Fifty Conservative MPs have demanded tougher strike laws be introduced to stop the “widespread misery” suffered by Southern Rail commuters being repeated.
Writing to the Telegraph, the politicians, led by Croydon South MP Chris Philp, said: “We fully respect the right to strike. But this right must now be balanced with the right of the wider public to get to work and get home to see loved ones.”
They want legislation that bans strikes on “critical public infrastructure” unless the courts judge the industrial action “reasonable and proportionate”, and they want unions to be legally obliged to retain a skeleton service, with half of journeys still running during strikes.
“For seven months now, 300,000 passengers using Southern Rail have been frequently unable to get to work due to official and unofficial strikes,” write the MPs. “People have had to quit their job as a result.”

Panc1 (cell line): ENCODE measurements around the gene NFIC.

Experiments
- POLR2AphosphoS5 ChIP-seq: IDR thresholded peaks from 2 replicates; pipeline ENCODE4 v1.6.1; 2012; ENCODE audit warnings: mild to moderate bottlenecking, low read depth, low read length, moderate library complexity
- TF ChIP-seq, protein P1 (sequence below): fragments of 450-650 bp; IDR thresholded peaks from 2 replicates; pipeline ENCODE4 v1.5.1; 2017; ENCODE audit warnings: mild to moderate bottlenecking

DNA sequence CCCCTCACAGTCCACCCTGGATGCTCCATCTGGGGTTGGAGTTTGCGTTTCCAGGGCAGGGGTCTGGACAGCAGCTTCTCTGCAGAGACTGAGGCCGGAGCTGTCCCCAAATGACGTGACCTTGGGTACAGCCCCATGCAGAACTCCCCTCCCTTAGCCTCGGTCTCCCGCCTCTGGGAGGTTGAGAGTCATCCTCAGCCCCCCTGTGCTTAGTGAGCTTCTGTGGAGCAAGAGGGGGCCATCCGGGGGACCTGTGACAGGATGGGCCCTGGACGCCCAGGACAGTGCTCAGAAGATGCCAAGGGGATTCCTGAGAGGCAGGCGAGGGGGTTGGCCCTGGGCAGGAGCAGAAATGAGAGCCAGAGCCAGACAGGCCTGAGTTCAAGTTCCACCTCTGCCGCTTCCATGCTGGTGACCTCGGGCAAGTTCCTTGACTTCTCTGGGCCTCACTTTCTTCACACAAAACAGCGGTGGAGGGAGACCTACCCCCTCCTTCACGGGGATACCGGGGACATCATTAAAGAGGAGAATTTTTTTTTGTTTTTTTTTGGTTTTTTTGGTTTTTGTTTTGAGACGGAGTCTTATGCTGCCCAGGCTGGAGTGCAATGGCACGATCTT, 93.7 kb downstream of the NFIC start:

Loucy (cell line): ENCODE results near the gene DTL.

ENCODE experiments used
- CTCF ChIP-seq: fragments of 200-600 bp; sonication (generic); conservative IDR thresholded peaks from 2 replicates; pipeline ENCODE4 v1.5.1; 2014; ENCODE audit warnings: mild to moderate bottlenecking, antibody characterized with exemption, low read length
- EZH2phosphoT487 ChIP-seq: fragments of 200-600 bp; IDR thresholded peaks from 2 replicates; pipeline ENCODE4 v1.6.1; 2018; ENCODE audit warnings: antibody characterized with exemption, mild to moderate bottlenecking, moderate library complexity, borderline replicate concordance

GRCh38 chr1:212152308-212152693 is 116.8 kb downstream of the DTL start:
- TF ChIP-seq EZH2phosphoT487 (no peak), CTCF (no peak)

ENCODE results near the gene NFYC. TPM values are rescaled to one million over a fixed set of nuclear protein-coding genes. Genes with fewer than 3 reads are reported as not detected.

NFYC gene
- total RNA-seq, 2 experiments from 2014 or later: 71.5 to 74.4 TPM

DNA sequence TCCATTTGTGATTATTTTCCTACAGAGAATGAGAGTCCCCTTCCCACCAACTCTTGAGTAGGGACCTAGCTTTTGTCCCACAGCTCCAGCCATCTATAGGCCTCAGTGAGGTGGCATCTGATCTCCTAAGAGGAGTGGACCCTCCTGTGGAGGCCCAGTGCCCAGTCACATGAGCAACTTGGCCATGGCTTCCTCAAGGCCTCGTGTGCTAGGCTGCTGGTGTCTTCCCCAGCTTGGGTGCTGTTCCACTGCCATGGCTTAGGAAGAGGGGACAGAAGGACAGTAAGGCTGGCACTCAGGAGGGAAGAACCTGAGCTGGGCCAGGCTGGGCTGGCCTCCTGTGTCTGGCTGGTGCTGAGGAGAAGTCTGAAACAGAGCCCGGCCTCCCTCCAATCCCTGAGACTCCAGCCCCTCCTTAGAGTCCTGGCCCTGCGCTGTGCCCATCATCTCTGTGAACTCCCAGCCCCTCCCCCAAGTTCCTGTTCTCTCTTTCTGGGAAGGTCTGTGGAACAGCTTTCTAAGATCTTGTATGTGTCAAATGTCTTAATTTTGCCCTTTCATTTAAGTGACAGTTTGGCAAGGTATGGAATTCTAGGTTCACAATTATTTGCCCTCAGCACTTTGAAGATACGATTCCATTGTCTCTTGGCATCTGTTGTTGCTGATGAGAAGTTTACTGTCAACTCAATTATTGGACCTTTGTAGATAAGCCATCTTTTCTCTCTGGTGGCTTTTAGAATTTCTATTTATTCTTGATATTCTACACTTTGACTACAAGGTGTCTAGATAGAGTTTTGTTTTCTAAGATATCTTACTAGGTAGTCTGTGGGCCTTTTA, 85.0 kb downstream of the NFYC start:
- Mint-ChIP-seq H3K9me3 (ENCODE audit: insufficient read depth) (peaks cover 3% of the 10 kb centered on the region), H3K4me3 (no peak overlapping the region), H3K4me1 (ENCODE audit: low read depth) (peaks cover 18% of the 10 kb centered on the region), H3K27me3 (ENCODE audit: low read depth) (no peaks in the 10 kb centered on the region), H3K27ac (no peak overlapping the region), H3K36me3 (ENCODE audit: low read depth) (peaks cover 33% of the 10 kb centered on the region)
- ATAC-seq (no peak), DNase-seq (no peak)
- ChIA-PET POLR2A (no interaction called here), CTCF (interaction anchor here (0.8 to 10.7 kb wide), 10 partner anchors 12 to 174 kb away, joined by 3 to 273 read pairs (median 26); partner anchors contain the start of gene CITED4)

“In this dispute, no-one is losing their job or any pay. The Rail Regulator confirms there is no safety issue. The dispute is about who presses the button to open the doors.”
They add: “It is not fair that such wide-scale disruption can be caused on so flimsy a pretext.”
Steve Hedley, assistant general secretary of the RMT, which represents Southern conductors, said his members would “just break the law” if ministers introduced tougher laws, adding that the tougher legislation was “not going to happen”.
The RMT has announced that conductors will next strike on Monday 23 January, while drivers, represented by Aslef, will strike on Tuesday 24, Wednesday 25 and Friday 27 January.
New rules in the Trade Union Act 2016 include a requirement for a 50% turnout in strike ballots and in “important public services” such as railways, for 40% of eligible members to vote in favour of action.
The implementation date for the new rules has yet to be confirmed, but is widely anticipated to be 1 March 2017.